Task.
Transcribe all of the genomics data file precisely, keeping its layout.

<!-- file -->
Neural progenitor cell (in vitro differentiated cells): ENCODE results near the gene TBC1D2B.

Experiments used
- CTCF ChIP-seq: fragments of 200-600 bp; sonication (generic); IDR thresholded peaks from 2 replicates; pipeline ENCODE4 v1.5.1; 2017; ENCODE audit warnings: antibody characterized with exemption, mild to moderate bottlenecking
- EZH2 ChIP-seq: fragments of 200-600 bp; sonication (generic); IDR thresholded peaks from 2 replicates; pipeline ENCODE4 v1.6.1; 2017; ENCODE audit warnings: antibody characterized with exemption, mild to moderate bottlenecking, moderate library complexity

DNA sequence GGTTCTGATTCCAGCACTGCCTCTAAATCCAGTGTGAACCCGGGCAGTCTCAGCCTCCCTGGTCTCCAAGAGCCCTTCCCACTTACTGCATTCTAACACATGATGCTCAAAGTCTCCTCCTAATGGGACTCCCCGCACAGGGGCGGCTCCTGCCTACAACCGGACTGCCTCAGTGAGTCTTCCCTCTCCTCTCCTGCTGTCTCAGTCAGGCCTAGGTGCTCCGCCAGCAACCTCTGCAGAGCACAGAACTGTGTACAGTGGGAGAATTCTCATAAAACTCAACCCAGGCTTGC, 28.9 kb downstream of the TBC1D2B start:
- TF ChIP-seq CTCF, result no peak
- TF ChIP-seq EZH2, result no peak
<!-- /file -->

Neural progenitor cell (in vitro differentiated cells): ENCODE results near the gene TBC1D2B.

Experiments used
- CTCF ChIP-seq: fragments of 200-600 bp; sonication (generic); IDR thresholded peaks from 2 replicates; pipeline ENCODE4 v1.5.1; 2017; ENCODE audit warnings: antibody characterized with exemption, mild to moderate bottlenecking
- EZH2 ChIP-seq: fragments of 200-600 bp; sonication (generic); IDR thresholded peaks from 2 replicates; pipeline ENCODE4 v1.6.1; 2017; ENCODE audit warnings: antibody characterized with exemption, mild to moderate bottlenecking, moderate library complexity

DNA sequence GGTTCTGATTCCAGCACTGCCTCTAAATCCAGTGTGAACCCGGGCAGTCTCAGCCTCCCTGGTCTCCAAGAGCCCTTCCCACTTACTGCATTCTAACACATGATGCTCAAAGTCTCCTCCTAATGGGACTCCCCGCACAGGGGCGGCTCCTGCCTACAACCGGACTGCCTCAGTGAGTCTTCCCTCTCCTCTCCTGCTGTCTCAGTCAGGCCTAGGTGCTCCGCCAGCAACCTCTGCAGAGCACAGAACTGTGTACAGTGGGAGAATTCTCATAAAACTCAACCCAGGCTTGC, 28.9 kb downstream of the TBC1D2B start:
- TF ChIP-seq CTCF, result no peak
- TF ChIP-seq EZH2, result no peak